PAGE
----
Moreover, the USSR managed to undermine U.S. intelligence efforts throughout the Cold War, especially during the Cuban Missile Crisis of 1962. The build-up of Soviet ballistic missile sites in the island drove the two world superpowers to the brink of a nuclear war. It was one of the most effective Soviet strategic deception campaigns and one of the most remarkable intelligence failures in the history of U.S. intelligence.

William Casey, former Director of Central Intelligence, described Soviet active measures’ efforts as a psychological war with its own campaigns, tactics, and strategic goals. He claims these measures were a significant instrument of communist policy characterized by both an aggressive and a defensive nature. They were intended to protect the Soviet political system by denigrating the America’s image, i.e. identifying it with oppressive policies and governments in the world. In Casey’s words, “At no time in this century (…) have these techniques [active measures] been used with more effect or with more sophistication than by the current Soviet state and its allies, notably Cuba…”

When evaluating effectiveness of Soviet influence operations it is important to take into account how the Soviets analyze the American decision making process. Since influencing American political decisions was the ultimate purpose of Soviet activities, each time the U.S. made a political decision favorable to the Soviet Union, the operation(s) leading to that decision can be considered a successful active measure. No matter how indirect that influence was, for instance, through public opinion or agents of influence.

From the USSR’s perspective, active measures were effective for they weakened the ‘main enemy’ and increased international support for Soviet policies. With the disintegration of the Soviet Union in 1991, Russia continued to adopt inherited assets of the Soviet active measures apparatus to achieve strategic policy objectives.20

 

ENDNOTES

 

  1. Richards J. Heuer Jr., Soviet Strategic Deception (Lexington: Lexington Books, D.C. Heath and Company, 1987), 21-27.
  2. Richards J. Heuer Jr., Soviet Strategic Deception (Lexington: Lexington Books, D.C. Heath and Company, 1987), 28-29.
  3. Claire Sterling, The Terror Network: The Secret War of International Terrorism (New York: Reader’s Digest Press, 1981), 251.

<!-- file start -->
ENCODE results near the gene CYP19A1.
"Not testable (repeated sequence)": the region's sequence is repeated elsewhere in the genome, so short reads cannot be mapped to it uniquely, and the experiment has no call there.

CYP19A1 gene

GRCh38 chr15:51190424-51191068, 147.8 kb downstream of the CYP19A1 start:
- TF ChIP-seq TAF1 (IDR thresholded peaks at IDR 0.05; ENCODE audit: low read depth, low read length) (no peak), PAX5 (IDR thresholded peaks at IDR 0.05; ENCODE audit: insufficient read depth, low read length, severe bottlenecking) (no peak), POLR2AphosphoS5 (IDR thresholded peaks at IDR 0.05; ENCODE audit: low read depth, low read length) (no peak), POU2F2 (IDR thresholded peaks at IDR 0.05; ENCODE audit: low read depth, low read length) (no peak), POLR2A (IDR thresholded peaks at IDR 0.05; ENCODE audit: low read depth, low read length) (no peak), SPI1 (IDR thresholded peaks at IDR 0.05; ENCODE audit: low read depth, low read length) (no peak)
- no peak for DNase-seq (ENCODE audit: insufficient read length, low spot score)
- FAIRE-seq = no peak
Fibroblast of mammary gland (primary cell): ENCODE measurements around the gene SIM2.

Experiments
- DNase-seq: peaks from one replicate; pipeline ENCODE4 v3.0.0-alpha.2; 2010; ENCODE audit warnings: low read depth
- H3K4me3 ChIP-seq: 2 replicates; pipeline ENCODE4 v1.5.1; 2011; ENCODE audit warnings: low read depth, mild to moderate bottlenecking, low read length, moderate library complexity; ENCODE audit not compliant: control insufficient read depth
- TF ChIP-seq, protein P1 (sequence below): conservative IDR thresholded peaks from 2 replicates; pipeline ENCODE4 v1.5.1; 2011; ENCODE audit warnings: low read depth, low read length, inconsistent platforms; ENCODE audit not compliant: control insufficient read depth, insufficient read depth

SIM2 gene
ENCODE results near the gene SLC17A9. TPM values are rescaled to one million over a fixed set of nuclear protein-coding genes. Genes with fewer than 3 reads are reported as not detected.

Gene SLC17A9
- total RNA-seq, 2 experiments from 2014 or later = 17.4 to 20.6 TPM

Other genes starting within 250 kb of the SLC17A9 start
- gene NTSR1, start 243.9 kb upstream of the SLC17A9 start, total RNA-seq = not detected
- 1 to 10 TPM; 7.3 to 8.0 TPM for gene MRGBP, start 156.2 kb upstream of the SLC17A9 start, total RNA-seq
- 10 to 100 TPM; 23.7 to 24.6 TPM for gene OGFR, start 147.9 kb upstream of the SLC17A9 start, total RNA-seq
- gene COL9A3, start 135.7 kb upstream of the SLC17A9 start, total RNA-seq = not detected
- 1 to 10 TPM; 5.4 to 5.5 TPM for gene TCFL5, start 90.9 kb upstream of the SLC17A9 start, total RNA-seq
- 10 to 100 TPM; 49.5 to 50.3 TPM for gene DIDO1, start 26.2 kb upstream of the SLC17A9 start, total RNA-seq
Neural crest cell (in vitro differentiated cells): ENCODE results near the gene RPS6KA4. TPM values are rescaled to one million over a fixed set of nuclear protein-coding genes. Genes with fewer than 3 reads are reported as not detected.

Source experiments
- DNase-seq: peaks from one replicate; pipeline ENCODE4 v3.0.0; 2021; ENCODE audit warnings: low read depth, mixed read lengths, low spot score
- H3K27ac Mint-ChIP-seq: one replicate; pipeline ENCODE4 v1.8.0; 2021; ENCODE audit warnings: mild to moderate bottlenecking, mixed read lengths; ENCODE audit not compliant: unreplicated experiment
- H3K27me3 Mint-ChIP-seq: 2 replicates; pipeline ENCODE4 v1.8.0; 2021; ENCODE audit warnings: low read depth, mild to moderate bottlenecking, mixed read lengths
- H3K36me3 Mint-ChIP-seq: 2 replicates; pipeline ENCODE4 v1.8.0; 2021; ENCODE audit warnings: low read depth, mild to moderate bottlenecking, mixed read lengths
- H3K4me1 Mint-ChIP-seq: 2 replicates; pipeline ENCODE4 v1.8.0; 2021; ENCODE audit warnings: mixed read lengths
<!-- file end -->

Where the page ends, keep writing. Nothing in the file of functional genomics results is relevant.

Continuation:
4. Claire Sterling, The Terror Network: The Secret War of International Terrorism (New York: Reader’s Digest Press, 1981), 250-251.
  5. “Soviet Influence Activities: A Report on Active Measures and Propaganda, 1986-87, August 1987,” PoliticalWarfare.org, accessed September 26, 2011, http://jmw.typepad.com/files/state-department—a-report-on-active-measures-and-propaganda.pdf
  6. Claire Sterling, The Terror Network: The Secret War of International Terrorism (New York: Reader’s Digest Press, 1981), 248-250.
  7. Claire Sterling, The Terror Network: The Secret War of International Terrorism (New York: Reader’s Digest Press, 1981), 248.
  8. Zanzibar Revolution. Wikipedia The Free Encyclopedia, accessed September 30, 2011, http://en.wikipedia.org/wiki/Zanzibar_Revolution   
  9. Claire Sterling, The Terror Network: The Secret War of International Terrorism (New York: Reader’s Digest Press, 1981), 248-254.
  10. Claire Sterling, The Terror Network: The Secret War of International Terrorism (New York: Reader’s Digest Press, 1981), 249.
  11. Colonel Mengistu Hailemariam (1974-1991). Ethiopia Military, accessed October 1, 2011, http://ethiopiamilitary.com/colonel-mengistu-hailemariam-1974%E2%80%9HYPERLINK “http://ethiopiamilitary.com/colonel-mengistu-hailemariam-1974–1991/”31991/
  12. Claire Sterling, The Terror Network: The Secret War of International Terrorism (New York: Reader’s Digest Press, 1981), 254.
  13. Claire Sterling, The Terror Network: The Secret War of International Terrorism (New York: Reader’s Digest Press, 1981), 253-257.
  14. “Soviet Influence Activities: A Report on Active Measures and Propaganda, 1986-87, August 1987,” PoliticalWarfare.org, accessed September 26, 2011, http://jmw.typepad.com/files/state-department—a-report-on-active-measures-and-propaganda.pdf           
  15. “Soviet Influence Activities: A Report on Active Measures and Propaganda, 1986-87, August 1987,” PoliticalWarfare.org, accessed September 26, 2011, http://jmw.typepad.com/files/state-department—a-report-on-active-measures-and-propaganda.pdf
  16. Richards J. Heuer Jr., Soviet Strategic Deception (Lexington: Lexington Books, D.C. Heath and Company, 1987), 29.
  17. “Soviet Influence Activities: A Report on Active Measures and Propaganda, 1986-87, August 1987,” PoliticalWarfare.org, accessed September 26, 2011, http://jmw.tyHYPERLINK “http://jmw.typepad.com/files/state-department—a-report-on-active-measures-and-propaganda.pdf”com/files/state-HYPERLINK “http://jmw.typepad.com/files/state-department—a-report-on-active-measures-and-propaganda.pdf”department—a-report-on-active-measures-and-propaganda.pdf
  18. John J. Dziak, Soviet Strategic Deception (Lexington: Lexington Books, D.C. Heath and Company, 1987), 3-6.
  19. Richards J. Heuer Jr., Soviet Strategic Deception (Lexington: Lexington Books, D.C. Heath and Company, 1987), 25.
  20. Soviet Active Measures in the Post-Cold War Era (1988-1991). Muskingum University, http://intellit.muskingum.edu/russia_folder/pcw_era/index.htm
  21. Soviet Active Measures in the Post-Cold War Era (1988-1991). Muskingum University, http://intellit.muskingum.edu/russia_folder/pcw_era/index.htm